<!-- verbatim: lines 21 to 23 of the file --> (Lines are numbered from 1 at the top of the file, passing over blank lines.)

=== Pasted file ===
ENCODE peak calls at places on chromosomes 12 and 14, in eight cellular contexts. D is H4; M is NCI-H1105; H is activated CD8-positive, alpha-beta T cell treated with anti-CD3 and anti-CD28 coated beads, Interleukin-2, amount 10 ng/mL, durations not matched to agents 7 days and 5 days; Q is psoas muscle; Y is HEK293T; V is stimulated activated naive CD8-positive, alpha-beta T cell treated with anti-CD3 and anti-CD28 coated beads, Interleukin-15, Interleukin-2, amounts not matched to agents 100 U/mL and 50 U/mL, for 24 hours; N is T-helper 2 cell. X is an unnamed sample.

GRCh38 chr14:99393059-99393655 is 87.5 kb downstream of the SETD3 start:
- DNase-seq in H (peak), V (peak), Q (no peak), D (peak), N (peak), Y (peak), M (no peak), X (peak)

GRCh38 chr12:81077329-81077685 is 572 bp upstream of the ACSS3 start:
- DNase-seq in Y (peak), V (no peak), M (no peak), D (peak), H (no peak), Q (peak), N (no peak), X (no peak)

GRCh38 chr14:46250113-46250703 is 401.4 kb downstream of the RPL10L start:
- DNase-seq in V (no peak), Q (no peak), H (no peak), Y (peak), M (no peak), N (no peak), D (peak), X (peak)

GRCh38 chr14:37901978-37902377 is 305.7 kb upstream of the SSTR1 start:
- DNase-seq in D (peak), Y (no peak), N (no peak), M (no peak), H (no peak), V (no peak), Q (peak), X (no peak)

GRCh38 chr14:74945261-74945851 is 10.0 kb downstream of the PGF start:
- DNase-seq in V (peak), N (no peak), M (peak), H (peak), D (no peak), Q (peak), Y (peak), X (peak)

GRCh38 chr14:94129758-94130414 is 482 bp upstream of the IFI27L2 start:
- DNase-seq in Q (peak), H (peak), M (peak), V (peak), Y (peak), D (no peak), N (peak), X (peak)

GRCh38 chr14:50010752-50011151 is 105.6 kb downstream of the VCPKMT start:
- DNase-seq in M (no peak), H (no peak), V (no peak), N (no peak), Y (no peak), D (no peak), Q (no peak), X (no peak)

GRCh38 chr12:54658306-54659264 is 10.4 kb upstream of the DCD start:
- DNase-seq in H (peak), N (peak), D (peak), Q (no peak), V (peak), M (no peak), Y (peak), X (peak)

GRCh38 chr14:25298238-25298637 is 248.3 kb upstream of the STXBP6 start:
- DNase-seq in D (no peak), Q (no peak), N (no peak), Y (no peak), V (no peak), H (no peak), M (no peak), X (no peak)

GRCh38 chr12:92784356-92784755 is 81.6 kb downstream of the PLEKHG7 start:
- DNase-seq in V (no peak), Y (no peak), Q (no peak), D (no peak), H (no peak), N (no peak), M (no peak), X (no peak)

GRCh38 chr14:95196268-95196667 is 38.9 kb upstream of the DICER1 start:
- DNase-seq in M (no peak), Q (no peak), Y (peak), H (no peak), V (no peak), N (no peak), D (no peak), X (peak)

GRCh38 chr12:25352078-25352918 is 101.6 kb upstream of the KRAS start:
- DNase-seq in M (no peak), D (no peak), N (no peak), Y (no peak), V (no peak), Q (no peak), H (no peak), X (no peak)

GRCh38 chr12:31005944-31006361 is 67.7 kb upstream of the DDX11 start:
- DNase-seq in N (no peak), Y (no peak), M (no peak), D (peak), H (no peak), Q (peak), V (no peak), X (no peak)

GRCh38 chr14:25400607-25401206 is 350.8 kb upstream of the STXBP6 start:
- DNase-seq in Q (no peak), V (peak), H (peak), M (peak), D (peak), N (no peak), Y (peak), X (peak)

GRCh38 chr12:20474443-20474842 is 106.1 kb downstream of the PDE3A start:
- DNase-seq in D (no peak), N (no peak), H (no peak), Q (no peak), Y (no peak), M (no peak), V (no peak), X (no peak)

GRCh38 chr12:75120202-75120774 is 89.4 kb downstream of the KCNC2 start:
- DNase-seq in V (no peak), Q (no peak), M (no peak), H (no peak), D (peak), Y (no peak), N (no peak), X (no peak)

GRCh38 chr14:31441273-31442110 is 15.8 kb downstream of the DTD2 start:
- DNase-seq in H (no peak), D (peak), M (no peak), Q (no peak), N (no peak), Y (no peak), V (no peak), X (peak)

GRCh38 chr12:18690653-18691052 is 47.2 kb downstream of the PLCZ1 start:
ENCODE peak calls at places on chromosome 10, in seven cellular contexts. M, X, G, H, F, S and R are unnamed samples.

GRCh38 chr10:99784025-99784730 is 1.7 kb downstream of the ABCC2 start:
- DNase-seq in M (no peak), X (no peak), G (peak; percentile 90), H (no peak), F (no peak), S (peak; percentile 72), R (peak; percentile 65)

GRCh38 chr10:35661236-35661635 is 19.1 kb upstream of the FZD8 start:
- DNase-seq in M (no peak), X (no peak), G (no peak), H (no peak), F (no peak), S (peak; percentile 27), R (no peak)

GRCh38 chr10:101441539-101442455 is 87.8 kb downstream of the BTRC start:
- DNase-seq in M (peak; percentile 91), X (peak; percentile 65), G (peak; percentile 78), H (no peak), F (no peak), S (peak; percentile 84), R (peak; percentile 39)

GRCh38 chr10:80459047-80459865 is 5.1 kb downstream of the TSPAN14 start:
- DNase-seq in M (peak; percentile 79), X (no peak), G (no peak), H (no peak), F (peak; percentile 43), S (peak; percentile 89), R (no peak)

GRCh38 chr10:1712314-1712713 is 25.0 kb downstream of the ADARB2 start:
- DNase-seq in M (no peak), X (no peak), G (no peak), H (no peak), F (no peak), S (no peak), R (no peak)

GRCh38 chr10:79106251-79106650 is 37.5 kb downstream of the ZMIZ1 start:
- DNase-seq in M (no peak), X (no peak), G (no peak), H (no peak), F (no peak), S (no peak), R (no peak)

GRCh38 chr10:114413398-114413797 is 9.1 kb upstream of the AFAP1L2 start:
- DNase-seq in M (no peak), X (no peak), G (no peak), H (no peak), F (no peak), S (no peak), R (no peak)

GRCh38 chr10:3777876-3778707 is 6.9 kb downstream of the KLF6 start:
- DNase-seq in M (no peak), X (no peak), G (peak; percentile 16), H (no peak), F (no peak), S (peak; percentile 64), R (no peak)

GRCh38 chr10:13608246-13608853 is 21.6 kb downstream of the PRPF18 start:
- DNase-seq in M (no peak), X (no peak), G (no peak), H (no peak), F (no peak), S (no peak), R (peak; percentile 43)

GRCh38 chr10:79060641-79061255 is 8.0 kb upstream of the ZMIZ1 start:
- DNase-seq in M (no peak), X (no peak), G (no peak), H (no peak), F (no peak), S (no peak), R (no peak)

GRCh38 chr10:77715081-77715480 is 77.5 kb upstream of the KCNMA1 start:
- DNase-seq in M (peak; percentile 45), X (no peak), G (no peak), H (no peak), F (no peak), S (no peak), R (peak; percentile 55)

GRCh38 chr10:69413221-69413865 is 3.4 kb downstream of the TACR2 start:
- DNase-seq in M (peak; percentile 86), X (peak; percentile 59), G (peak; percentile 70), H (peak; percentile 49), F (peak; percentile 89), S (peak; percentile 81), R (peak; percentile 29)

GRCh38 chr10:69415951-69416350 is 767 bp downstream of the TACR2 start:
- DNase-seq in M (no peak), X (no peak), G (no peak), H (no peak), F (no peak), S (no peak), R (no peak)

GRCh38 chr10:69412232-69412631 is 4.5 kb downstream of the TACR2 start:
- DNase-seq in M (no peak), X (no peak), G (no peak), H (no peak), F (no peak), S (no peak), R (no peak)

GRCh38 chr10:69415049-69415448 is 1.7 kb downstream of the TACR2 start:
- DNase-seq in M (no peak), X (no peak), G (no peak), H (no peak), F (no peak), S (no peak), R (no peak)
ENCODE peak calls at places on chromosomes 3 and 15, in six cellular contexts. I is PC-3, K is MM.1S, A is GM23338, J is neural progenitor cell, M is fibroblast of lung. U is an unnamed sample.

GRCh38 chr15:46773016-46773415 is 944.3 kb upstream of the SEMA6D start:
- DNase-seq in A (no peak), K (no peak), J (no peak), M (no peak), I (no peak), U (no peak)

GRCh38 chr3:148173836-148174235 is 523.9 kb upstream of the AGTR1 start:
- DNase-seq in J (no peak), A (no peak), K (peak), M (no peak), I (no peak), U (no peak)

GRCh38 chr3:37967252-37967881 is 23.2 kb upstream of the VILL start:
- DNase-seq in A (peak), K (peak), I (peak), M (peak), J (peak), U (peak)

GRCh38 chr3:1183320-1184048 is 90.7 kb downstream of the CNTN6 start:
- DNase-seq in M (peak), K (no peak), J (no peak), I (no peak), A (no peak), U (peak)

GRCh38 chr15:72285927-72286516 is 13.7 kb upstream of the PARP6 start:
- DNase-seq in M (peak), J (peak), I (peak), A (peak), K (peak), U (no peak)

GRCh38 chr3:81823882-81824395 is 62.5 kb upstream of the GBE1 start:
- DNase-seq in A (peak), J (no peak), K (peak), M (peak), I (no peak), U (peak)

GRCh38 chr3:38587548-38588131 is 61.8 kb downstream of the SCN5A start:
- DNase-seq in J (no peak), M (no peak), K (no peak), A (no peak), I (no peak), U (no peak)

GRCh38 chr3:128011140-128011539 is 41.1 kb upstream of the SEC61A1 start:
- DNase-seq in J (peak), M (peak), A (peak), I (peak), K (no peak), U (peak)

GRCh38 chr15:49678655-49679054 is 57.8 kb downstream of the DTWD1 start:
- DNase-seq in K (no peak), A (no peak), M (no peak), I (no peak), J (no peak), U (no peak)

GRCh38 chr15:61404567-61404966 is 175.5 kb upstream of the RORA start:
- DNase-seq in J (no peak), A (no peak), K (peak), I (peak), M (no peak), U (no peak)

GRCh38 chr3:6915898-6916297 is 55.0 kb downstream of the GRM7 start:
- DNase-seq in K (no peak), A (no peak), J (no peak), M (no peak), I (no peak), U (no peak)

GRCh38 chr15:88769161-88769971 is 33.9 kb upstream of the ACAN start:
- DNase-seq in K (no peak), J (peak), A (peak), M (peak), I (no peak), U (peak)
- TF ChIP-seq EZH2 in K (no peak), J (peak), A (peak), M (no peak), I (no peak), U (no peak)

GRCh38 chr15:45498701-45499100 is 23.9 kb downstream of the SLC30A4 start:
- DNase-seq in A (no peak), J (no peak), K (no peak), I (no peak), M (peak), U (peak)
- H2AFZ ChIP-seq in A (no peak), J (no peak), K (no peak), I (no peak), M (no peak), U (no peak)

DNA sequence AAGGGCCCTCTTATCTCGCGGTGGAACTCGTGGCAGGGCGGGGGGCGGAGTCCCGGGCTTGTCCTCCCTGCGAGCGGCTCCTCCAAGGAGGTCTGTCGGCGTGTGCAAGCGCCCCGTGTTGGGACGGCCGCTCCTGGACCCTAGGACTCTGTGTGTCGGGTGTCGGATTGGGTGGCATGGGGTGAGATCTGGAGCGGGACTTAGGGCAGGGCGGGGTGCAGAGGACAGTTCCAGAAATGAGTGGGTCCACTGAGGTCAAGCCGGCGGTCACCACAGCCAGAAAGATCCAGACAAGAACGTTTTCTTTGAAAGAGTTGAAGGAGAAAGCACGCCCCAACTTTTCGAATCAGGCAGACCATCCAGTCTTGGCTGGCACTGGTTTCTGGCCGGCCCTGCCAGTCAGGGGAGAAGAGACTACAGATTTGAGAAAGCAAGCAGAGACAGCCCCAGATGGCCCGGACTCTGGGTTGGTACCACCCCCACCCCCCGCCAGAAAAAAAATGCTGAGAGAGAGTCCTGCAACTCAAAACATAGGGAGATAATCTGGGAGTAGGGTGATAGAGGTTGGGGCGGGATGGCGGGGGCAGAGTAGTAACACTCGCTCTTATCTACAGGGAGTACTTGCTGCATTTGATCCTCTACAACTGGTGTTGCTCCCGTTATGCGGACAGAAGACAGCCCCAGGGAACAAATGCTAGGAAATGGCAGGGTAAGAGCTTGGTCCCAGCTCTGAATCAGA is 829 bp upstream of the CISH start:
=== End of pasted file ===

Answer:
- DNase-seq in V (no peak), Y (no peak), Q (no peak), D (no peak), H (no peak), N (no peak), M (no peak), X (no peak)

GRCh38 chr14:95196268-95196667 is 38.9 kb upstream of the DICER1 start:
- DNase-seq in M (no peak), Q (no peak), Y (peak), H (no peak), V (no peak), N (no peak), D (no peak), X (peak)